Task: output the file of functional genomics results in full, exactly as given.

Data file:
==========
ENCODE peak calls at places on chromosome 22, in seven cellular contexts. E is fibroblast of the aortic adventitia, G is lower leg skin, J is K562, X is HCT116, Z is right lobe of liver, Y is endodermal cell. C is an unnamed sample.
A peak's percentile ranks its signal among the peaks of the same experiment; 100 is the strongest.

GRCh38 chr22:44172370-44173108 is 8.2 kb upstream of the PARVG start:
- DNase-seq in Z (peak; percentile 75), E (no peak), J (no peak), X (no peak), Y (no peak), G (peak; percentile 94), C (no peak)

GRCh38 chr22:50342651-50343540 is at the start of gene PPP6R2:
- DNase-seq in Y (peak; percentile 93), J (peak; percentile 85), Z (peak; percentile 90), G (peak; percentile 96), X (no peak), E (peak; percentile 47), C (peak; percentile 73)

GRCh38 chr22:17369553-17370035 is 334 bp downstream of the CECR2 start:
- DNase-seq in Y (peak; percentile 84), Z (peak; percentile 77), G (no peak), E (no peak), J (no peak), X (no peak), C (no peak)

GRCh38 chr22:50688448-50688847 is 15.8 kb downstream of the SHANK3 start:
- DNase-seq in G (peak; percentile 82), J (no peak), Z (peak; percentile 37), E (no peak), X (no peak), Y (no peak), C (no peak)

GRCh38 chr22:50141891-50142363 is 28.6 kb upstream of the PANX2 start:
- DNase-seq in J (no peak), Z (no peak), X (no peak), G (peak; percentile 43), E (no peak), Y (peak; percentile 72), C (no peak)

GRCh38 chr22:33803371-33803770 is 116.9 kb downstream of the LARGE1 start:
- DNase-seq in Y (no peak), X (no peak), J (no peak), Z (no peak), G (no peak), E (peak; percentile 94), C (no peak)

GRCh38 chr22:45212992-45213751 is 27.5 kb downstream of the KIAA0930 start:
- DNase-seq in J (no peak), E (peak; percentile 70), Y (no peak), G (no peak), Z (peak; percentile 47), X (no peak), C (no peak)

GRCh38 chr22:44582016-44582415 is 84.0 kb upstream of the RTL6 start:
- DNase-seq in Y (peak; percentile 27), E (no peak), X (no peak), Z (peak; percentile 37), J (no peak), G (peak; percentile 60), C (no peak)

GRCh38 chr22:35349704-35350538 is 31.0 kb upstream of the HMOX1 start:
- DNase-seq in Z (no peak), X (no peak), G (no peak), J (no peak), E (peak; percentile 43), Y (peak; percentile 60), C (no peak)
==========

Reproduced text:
ENCODE peak calls at places on chromosome 22, in seven cellular contexts. E is fibroblast of the aortic adventitia, G is lower leg skin, J is K562, X is HCT116, Z is right lobe of liver, Y is endodermal cell. C is an unnamed sample.
A peak's percentile ranks its signal among the peaks of the same experiment; 100 is the strongest.

GRCh38 chr22:44172370-44173108 is 8.2 kb upstream of the PARVG start:
- DNase-seq in Z (peak; percentile 75), E (no peak), J (no peak), X (no peak), Y (no peak), G (peak; percentile 94), C (no peak)

GRCh38 chr22:50342651-50343540 is at the start of gene PPP6R2:
- DNase-seq in Y (peak; percentile 93), J (peak; percentile 85), Z (peak; percentile 90), G (peak; percentile 96), X (no peak), E (peak; percentile 47), C (peak; percentile 73)

GRCh38 chr22:17369553-17370035 is 334 bp downstream of the CECR2 start:
- DNase-seq in Y (peak; percentile 84), Z (peak; percentile 77), G (no peak), E (no peak), J (no peak), X (no peak), C (no peak)

GRCh38 chr22:50688448-50688847 is 15.8 kb downstream of the SHANK3 start:
- DNase-seq in G (peak; percentile 82), J (no peak), Z (peak; percentile 37), E (no peak), X (no peak), Y (no peak), C (no peak)

GRCh38 chr22:50141891-50142363 is 28.6 kb upstream of the PANX2 start:
- DNase-seq in J (no peak), Z (no peak), X (no peak), G (peak; percentile 43), E (no peak), Y (peak; percentile 72), C (no peak)

GRCh38 chr22:33803371-33803770 is 116.9 kb downstream of the LARGE1 start:
- DNase-seq in Y (no peak), X (no peak), J (no peak), Z (no peak), G (no peak), E (peak; percentile 94), C (no peak)

GRCh38 chr22:45212992-45213751 is 27.5 kb downstream of the KIAA0930 start:
- DNase-seq in J (no peak), E (peak; percentile 70), Y (no peak), G (no peak), Z (peak; percentile 47), X (no peak), C (no peak)

GRCh38 chr22:44582016-44582415 is 84.0 kb upstream of the RTL6 start:
- DNase-seq in Y (peak; percentile 27), E (no peak), X (no peak), Z (peak; percentile 37), J (no peak), G (peak; percentile 60), C (no peak)

GRCh38 chr22:35349704-35350538 is 31.0 kb upstream of the HMOX1 start:
- DNase-seq in Z (no peak), X (no peak), G (no peak), J (no peak), E (peak; percentile 43), Y (peak; percentile 60), C (no peak)